Out of a few ‘crumbs’ – the greening blade of a crocus, a gnarly old olive tree, the chatter of finch, the clouds that drift aimlessly by – Mark Burrows has gathered in his new collection, like a busker in the subway or Christ in a desert place, enough to handsomely sustain us.
There can at times be an attention-seeking particularism about Irish writing – look at us, we like to say, look how unique, and how very interesting, we are. When I was a boy, we were taught that post-independence Ireland was poor but uniquely virtuous. Today we are taught that it was poor and uniquely wicked. Both positions are misguided: we were never as different as people have made out.
As a poet, Iggy McGovern celebrates certainties – the certainty of the slow ticking of a public house clock, ‘a quarter-hour ahead’, the certainty of scientific exploration, of a life clearly recalled, the certainty of the BBC Home Service and of course, the certainty of ageing.
‘Consumer culture’ may not be as new as we think it is. Consider the ordinary Venetian oar-maker who left his widow forty-three shirts, twenty-five sheets, sixty-three tablecloths and napkins and 105 pewter plates in 1633. And what does Harrods’ offering of a hundred models of briar pipe tell us about the consumption patterns of London gentlemen in the 1890s?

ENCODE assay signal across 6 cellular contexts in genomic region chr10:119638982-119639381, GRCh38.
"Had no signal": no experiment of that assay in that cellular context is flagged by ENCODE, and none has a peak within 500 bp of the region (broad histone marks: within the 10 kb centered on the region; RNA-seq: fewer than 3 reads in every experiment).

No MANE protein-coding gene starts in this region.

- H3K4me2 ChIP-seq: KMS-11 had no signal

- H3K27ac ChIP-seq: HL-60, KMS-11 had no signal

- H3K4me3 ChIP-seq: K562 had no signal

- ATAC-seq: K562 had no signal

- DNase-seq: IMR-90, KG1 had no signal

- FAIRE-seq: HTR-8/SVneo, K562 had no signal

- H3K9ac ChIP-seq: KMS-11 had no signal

Though he was long perceived as an apolitical writer, Samuel Beckett’s three main publishers, in Paris, London and New York, were known for works with an overt politics and a dedication to civil liberties. This context mattered to Beckett in terms of where his work appeared.
In 1945 a new housing authority in Northern Ireland set itself the target of building 30,000 houses over ten years, houses that would be allocated on the basis of need, not religious affiliation. In Belfast, some religiously integrated estates lasted, and thrived, until the start of the Troubles.
Zadie Smith is an opponent of dullness, mediocrity, pusillanimity and taking yourself too seriously; she is a champion, and in her work an embodiment, of position, attitude, rhythm and style, like her favourite dancers, Fred Astaire and Michael Jackson. Her essays afford not just pleasure but joy.